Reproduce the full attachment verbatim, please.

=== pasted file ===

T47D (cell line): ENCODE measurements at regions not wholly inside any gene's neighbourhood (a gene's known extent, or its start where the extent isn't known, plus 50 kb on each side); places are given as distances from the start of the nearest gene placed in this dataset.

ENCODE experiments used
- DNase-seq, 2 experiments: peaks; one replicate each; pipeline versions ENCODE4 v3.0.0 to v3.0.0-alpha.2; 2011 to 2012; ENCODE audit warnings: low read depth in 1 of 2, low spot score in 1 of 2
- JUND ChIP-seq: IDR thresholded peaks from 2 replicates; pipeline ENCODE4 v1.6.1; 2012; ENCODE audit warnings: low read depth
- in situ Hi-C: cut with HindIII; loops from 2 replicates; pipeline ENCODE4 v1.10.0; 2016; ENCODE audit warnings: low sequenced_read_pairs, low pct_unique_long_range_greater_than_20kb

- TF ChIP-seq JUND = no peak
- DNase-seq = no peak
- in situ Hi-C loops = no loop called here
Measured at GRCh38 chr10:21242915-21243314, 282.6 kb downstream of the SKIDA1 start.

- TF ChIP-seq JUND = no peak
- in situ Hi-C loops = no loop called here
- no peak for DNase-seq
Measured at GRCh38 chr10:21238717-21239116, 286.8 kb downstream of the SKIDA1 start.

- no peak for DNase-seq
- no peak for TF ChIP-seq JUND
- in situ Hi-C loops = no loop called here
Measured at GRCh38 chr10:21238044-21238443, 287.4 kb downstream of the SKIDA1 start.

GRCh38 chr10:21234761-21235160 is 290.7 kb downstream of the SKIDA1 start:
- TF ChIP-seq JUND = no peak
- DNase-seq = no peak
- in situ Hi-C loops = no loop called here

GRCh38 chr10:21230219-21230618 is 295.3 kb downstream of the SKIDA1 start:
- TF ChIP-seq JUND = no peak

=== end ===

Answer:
T47D (cell line): ENCODE measurements at regions not wholly inside any gene's neighbourhood (a gene's known extent, or its start where the extent isn't known, plus 50 kb on each side); places are given as distances from the start of the nearest gene placed in this dataset.

ENCODE experiments used
- DNase-seq, 2 experiments: peaks; one replicate each; pipeline versions ENCODE4 v3.0.0 to v3.0.0-alpha.2; 2011 to 2012; ENCODE audit warnings: low read depth in 1 of 2, low spot score in 1 of 2
- JUND ChIP-seq: IDR thresholded peaks from 2 replicates; pipeline ENCODE4 v1.6.1; 2012; ENCODE audit warnings: low read depth
- in situ Hi-C: cut with HindIII; loops from 2 replicates; pipeline ENCODE4 v1.10.0; 2016; ENCODE audit warnings: low sequenced_read_pairs, low pct_unique_long_range_greater_than_20kb

- TF ChIP-seq JUND = no peak
- DNase-seq = no peak
- in situ Hi-C loops = no loop called here
Measured at GRCh38 chr10:21242915-21243314, 282.6 kb downstream of the SKIDA1 start.

- TF ChIP-seq JUND = no peak
- in situ Hi-C loops = no loop called here
- no peak for DNase-seq
Measured at GRCh38 chr10:21238717-21239116, 286.8 kb downstream of the SKIDA1 start.

- no peak for DNase-seq
- no peak for TF ChIP-seq JUND
- in situ Hi-C loops = no loop called here
Measured at GRCh38 chr10:21238044-21238443, 287.4 kb downstream of the SKIDA1 start.

GRCh38 chr10:21234761-21235160 is 290.7 kb downstream of the SKIDA1 start:
- TF ChIP-seq JUND = no peak
- DNase-seq = no peak
- in situ Hi-C loops = no loop called here

GRCh38 chr10:21230219-21230618 is 295.3 kb downstream of the SKIDA1 start:
- TF ChIP-seq JUND = no peak